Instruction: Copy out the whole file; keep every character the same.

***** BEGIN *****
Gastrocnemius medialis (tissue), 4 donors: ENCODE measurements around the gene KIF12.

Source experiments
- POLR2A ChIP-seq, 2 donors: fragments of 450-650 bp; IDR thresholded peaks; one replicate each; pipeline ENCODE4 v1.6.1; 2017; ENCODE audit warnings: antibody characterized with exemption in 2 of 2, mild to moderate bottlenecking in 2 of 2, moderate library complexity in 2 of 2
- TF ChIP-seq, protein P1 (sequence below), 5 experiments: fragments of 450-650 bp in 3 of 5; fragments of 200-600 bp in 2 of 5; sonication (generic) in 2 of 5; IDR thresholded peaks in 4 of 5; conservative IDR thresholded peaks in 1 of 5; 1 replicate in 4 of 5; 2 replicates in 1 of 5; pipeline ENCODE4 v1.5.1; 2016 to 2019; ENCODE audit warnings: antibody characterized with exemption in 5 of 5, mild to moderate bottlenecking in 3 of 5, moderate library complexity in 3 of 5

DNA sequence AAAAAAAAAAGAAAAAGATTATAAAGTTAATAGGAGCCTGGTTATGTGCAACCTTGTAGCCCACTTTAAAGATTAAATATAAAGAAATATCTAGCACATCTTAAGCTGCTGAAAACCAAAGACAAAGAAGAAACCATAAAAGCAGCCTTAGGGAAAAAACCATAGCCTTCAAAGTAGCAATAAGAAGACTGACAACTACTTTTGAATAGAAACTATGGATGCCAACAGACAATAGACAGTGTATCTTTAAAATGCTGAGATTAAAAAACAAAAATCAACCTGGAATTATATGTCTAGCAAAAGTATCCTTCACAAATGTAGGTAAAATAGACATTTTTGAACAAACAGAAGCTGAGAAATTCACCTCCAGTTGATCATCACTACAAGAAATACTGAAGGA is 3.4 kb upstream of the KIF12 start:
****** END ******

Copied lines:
Gastrocnemius medialis (tissue), 4 donors: ENCODE measurements around the gene KIF12.

Source experiments
- POLR2A ChIP-seq, 2 donors: fragments of 450-650 bp; IDR thresholded peaks; one replicate each; pipeline ENCODE4 v1.6.1; 2017; ENCODE audit warnings: antibody characterized with exemption in 2 of 2, mild to moderate bottlenecking in 2 of 2, moderate library complexity in 2 of 2
- TF ChIP-seq, protein P1 (sequence below), 5 experiments: fragments of 450-650 bp in 3 of 5; fragments of 200-600 bp in 2 of 5; sonication (generic) in 2 of 5; IDR thresholded peaks in 4 of 5; conservative IDR thresholded peaks in 1 of 5; 1 replicate in 4 of 5; 2 replicates in 1 of 5; pipeline ENCODE4 v1.5.1; 2016 to 2019; ENCODE audit warnings: antibody characterized with exemption in 5 of 5, mild to moderate bottlenecking in 3 of 5, moderate library complexity in 3 of 5

DNA sequence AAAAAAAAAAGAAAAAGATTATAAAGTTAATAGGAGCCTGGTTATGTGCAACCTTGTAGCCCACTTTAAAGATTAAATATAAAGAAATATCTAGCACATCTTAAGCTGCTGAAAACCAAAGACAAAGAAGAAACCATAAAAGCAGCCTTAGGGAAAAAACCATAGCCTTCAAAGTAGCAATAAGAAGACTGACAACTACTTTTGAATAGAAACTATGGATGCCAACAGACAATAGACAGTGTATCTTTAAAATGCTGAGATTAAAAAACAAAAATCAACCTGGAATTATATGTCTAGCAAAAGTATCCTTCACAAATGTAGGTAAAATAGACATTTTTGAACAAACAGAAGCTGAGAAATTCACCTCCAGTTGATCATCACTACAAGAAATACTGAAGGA is 3.4 kb upstream of the KIF12 start: